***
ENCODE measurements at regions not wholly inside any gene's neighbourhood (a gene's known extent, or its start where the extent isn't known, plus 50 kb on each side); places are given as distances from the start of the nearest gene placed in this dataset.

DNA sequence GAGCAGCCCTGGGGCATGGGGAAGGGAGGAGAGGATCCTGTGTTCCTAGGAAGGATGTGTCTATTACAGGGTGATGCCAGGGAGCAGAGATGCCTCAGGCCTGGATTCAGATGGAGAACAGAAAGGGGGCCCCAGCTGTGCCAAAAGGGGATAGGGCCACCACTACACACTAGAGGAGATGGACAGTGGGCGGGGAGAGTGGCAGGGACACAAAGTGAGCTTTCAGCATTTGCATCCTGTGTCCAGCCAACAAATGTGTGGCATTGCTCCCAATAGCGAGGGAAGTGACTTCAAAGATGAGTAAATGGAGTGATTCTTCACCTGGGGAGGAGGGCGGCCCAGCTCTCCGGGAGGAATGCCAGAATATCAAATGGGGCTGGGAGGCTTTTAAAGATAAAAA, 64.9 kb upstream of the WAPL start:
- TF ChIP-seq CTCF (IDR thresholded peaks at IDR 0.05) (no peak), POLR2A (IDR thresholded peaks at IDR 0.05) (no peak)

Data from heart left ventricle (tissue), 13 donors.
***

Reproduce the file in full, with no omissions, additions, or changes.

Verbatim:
ENCODE measurements at regions not wholly inside any gene's neighbourhood (a gene's known extent, or its start where the extent isn't known, plus 50 kb on each side); places are given as distances from the start of the nearest gene placed in this dataset.

DNA sequence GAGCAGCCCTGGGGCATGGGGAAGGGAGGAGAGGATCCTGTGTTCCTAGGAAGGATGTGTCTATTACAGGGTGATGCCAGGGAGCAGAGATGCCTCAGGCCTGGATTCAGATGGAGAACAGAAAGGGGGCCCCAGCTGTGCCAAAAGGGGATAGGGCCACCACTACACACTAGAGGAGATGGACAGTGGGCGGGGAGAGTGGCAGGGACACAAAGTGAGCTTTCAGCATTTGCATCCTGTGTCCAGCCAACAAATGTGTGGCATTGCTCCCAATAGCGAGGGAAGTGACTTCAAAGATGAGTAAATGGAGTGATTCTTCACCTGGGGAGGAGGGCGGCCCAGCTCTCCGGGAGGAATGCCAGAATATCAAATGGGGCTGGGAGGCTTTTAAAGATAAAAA, 64.9 kb upstream of the WAPL start:
- TF ChIP-seq CTCF (IDR thresholded peaks at IDR 0.05) (no peak), POLR2A (IDR thresholded peaks at IDR 0.05) (no peak)

Data from heart left ventricle (tissue), 13 donors.